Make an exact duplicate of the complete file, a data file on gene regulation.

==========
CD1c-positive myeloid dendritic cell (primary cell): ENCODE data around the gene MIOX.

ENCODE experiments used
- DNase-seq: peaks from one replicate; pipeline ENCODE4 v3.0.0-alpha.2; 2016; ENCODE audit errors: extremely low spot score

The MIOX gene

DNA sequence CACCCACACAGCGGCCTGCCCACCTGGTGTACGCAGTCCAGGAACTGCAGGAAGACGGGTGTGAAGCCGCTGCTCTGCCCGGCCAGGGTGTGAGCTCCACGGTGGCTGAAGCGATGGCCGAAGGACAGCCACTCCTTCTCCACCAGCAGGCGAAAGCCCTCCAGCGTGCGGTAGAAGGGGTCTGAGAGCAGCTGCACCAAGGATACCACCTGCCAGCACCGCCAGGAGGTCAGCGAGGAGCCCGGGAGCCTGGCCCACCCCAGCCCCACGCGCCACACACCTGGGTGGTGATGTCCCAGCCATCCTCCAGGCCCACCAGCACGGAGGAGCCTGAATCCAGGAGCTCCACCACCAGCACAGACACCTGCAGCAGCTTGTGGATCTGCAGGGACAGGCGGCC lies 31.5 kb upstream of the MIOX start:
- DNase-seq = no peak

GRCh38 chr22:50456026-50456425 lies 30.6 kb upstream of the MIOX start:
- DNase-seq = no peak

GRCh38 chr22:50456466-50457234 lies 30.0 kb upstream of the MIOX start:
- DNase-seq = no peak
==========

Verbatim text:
CD1c-positive myeloid dendritic cell (primary cell): ENCODE data around the gene MIOX.

ENCODE experiments used
- DNase-seq: peaks from one replicate; pipeline ENCODE4 v3.0.0-alpha.2; 2016; ENCODE audit errors: extremely low spot score

The MIOX gene

DNA sequence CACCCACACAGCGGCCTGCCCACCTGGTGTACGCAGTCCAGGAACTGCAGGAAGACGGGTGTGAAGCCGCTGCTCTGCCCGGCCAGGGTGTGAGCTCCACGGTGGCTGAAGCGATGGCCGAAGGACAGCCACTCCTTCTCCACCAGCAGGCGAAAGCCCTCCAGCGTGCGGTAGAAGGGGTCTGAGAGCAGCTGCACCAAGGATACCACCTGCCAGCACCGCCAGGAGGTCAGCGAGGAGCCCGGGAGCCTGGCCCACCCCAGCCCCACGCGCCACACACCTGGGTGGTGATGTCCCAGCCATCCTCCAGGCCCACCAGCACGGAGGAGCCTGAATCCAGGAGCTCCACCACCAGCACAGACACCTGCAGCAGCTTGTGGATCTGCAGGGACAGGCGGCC lies 31.5 kb upstream of the MIOX start:
- DNase-seq = no peak

GRCh38 chr22:50456026-50456425 lies 30.6 kb upstream of the MIOX start:
- DNase-seq = no peak

GRCh38 chr22:50456466-50457234 lies 30.0 kb upstream of the MIOX start:
- DNase-seq = no peak